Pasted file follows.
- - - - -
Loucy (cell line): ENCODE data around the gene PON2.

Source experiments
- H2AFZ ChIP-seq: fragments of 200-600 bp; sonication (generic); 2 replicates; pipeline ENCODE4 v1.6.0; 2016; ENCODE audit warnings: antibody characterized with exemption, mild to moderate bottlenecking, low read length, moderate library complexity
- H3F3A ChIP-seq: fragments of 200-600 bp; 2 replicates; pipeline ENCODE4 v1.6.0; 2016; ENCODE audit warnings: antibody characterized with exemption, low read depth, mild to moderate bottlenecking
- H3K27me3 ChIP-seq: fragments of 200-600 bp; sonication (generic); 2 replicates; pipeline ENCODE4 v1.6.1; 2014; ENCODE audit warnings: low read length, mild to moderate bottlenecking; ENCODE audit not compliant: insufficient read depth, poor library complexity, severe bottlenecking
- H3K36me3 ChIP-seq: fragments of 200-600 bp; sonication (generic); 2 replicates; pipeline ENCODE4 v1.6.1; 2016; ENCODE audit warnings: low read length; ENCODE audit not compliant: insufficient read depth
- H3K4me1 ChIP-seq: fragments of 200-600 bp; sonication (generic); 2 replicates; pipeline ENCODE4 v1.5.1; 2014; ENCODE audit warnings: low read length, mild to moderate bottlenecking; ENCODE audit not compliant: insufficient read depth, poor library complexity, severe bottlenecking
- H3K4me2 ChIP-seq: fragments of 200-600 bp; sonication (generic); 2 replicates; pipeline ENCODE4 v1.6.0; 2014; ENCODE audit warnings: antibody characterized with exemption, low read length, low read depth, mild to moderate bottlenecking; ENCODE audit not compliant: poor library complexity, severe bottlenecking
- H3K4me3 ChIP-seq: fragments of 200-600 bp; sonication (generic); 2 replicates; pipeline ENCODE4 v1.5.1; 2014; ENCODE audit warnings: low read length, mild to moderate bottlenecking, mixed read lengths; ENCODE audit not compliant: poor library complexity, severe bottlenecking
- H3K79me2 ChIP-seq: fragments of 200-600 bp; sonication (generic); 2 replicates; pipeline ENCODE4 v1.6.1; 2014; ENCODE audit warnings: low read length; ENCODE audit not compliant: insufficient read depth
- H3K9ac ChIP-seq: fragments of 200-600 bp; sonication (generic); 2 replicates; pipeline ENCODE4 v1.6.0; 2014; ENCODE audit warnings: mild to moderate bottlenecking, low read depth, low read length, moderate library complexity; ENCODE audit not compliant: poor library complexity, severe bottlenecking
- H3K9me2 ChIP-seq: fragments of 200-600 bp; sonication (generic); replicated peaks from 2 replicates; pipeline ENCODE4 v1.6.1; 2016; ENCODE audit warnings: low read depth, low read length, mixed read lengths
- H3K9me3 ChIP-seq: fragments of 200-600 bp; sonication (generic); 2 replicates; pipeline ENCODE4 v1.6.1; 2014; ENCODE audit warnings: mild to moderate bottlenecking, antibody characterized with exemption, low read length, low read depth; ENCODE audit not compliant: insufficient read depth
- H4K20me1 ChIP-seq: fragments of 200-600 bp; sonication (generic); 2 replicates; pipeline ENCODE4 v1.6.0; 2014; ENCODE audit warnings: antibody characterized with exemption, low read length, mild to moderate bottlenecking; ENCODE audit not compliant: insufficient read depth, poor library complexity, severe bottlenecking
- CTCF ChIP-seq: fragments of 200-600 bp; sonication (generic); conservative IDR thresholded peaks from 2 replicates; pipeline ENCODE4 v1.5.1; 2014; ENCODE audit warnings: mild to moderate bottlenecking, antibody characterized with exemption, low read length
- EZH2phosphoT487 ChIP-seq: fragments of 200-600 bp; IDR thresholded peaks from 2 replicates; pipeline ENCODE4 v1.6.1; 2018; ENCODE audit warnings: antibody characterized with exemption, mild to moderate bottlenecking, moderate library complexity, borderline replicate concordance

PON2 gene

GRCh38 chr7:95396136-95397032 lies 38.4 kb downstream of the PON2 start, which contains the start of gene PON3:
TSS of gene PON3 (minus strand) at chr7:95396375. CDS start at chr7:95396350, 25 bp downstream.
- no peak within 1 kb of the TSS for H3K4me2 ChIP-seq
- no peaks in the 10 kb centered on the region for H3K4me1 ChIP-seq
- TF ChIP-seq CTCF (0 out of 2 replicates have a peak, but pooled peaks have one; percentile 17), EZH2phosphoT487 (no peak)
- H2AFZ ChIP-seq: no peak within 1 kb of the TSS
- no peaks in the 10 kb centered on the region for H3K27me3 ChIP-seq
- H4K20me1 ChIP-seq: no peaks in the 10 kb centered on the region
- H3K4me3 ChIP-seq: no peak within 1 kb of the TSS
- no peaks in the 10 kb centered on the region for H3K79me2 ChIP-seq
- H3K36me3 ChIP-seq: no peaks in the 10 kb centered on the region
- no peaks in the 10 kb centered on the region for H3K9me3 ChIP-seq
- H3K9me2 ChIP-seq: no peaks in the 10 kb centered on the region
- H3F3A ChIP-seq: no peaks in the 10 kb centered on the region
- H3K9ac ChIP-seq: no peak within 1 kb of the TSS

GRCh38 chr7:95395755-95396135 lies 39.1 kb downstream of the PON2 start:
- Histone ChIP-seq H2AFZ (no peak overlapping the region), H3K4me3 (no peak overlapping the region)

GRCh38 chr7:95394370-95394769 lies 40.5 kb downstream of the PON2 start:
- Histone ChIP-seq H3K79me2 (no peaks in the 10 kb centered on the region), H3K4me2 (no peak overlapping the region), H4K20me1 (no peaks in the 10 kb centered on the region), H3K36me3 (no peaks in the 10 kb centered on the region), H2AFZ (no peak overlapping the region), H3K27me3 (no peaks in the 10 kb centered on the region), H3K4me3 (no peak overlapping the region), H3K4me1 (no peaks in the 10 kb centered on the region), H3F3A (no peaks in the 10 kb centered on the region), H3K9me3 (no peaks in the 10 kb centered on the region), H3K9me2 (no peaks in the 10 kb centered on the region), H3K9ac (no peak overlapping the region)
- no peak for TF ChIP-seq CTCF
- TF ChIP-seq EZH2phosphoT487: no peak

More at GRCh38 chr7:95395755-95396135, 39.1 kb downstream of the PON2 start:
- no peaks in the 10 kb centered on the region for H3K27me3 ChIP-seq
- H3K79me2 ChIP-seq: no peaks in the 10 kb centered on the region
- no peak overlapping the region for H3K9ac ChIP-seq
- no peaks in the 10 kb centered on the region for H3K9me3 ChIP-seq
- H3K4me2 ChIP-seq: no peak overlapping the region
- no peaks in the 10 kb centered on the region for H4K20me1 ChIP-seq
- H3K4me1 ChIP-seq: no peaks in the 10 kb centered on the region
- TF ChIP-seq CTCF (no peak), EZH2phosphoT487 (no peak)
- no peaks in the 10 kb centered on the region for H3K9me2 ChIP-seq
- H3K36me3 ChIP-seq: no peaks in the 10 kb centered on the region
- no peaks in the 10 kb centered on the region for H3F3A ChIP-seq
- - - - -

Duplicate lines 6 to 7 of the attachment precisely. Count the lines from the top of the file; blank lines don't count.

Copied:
- H3K36me3 ChIP-seq: fragments of 200-600 bp; sonication (generic); 2 replicates; pipeline ENCODE4 v1.6.1; 2016; ENCODE audit warnings: low read length; ENCODE audit not compliant: insufficient read depth
- H3K4me1 ChIP-seq: fragments of 200-600 bp; sonication (generic); 2 replicates; pipeline ENCODE4 v1.5.1; 2014; ENCODE audit warnings: low read length, mild to moderate bottlenecking; ENCODE audit not compliant: insufficient read depth, poor library complexity, severe bottlenecking